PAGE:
I hope something good happens to you today

THAT was on a bumper sticker today.

Not two assault rifles crossed together with an Assault Life tagline.

Not an insult hurled across the political aisle.

Not a statement For or Against.

Simply well wishes. For you. For whomever sidles up behind that bumper.

Refreshing, isn’t it?


Speaking of refreshing, check out this alien dinosaur lizard chillaxing in a tree outside our front door . . .


Why I need 7 Daily Practices: A highly irregular guy aims for consistency

The previous post — Wanted: Art maniacs — highlighted an art madman I’ve known for the 25 years we’ve been in the gallery business.

A takeaway was that he’s achieved the elusive goal so many creatives dream of — to make a living entirely from his art — by simply diving in every day.

These Notes For Creators are almost always meant for me. This message more than most. Because I live a highly irregular life.

Days are never the same. I travel multiple times a year for a week or more. I run across the state to help my vibrant but aging mom. We have a teenager. Business is fluid, unpredictable. The coronavirus rages.

So it’s rare two days look the same.

But really, it’s me. I’ve set up this everchanging ride of a life. No other art gallery owner hits the road like I do to visit artist studios. At least not by RV.

(Used to be by van.)

I’ve rarely been able to sit for long. I’m antsy. I’ve got to move or change focus.

I prayed when I hit my 30s that I’d subside.


For sure when I hit my 40s.

Definitely by the time I hit my 50s.


So that message about a daily commitment was for me. Because I fail at it so often.

For those of you like me — you eternally flitting creatures who can’t sit still — I thought I should pass along one other idea. From someone who thrives on change yet strives for routine.

The solution that has seemingly burbled up on its own accord is this: Modular core practices.

You could also call it variable time blocking.

Here’s how it looks.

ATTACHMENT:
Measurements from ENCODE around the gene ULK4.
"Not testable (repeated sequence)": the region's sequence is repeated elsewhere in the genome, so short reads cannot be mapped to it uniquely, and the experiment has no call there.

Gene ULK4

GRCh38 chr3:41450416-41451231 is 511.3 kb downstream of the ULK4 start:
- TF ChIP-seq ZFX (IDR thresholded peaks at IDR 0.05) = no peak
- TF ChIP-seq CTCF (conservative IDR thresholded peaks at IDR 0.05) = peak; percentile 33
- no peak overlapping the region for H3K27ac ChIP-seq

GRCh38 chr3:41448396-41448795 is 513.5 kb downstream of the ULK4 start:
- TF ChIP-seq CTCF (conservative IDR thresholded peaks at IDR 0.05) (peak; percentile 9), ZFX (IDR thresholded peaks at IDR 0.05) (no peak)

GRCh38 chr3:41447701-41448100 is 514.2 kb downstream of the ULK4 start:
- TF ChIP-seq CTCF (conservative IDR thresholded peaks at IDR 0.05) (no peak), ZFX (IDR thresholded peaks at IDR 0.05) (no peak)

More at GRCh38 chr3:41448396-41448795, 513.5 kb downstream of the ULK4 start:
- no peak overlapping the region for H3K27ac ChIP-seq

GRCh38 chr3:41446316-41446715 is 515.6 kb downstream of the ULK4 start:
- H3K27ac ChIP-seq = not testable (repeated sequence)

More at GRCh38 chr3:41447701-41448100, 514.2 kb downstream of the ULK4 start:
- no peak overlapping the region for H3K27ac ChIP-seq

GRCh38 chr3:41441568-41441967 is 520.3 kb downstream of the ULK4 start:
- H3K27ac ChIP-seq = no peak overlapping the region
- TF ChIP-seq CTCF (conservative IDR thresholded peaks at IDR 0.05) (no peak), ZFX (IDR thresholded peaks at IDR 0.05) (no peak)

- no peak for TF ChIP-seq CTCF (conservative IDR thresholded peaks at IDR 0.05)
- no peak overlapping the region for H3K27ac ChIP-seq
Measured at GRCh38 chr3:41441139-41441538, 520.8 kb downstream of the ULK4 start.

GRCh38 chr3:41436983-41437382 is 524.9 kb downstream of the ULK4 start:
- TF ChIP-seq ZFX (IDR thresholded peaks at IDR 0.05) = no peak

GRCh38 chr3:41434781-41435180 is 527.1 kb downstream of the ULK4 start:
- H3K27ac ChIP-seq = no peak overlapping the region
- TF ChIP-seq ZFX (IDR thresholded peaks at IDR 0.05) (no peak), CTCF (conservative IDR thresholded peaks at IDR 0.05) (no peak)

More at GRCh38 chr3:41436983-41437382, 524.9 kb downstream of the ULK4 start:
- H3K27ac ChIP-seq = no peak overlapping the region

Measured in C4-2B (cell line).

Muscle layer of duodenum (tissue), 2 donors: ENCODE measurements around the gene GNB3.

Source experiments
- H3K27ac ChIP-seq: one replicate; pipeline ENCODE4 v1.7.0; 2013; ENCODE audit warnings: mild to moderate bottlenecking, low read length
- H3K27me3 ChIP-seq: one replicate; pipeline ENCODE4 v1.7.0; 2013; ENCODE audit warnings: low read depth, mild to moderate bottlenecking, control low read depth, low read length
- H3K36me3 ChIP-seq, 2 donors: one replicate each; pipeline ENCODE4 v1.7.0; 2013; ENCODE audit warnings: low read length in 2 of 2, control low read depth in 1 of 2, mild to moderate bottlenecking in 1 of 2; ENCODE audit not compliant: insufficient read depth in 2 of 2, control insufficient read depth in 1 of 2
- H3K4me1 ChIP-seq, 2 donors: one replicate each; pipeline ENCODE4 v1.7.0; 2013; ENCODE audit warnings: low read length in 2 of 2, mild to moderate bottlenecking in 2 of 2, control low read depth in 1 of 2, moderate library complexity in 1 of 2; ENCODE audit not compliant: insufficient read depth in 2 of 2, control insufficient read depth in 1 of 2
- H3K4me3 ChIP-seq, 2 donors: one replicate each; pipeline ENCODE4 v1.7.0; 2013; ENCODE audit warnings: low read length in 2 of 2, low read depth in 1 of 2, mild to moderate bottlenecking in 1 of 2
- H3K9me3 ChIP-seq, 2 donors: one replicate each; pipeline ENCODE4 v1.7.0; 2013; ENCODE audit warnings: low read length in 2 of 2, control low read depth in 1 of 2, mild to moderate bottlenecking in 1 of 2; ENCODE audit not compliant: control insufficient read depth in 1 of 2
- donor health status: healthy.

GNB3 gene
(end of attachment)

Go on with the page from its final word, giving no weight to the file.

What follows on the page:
— You sift through your experience to isolate the essential activities in your life that sustain you.

— You identify 5 or 7 areas

— You name them

— You estimate how long you require for each one each day

— Then you feed them into your daily planning structure

And even if each day is full of surprises and differing time frames, even if appointments and meetings and travel time and obligations tug at you in different ways on different days, you make sure each core practice is scheduled at some point in the day

I’m going to walk you through mine so you get a feel for how this works.

Years ago I honed in on 5 Daily Practices necessary for my sanity. And for my growth.

Love-appreciation meditation
Plus expressing love energy in my efforts and my interactions

A short session for getting clear on what I really want, could be for any time frame — the next hour, the day, for my life

Getting in motion. Excercise! I like to get at least an hour a day. It grounds and enlivens me

A daily creative practice, writing bookitos, writing to you here or via my email newsletter

Relationship time, connecting meaningfully and lightheartedly with people that matter to me

Then I had an epiphany — two important parts of my day weren’t covered — I really had 7 Daily Practices.

I added these two, because in reality these hours formed the bulk of my day and I was often engaging in them mindlessly:

I own an art gallery, it was important to dedicate the same level of thoughtfulness to those hours as the rest of my life

How did it take me so long to realize the homefront also needed that same high level of attentiveness! They may sound like chores to you, but now laundry and vacuuming and cleaning up are imbued with a deeper purpose for me — and what a difference that makes

So there it is — those are my 7 Daily Practices.

These daily practices are simply building blocks. I move them around each day in my planner to fit my changing schedule.

For an easy visual I draw a little triangle off to the left of each daily practice — it gets colored in when completed. It’s an easy scan down the page to see what daily practices remain.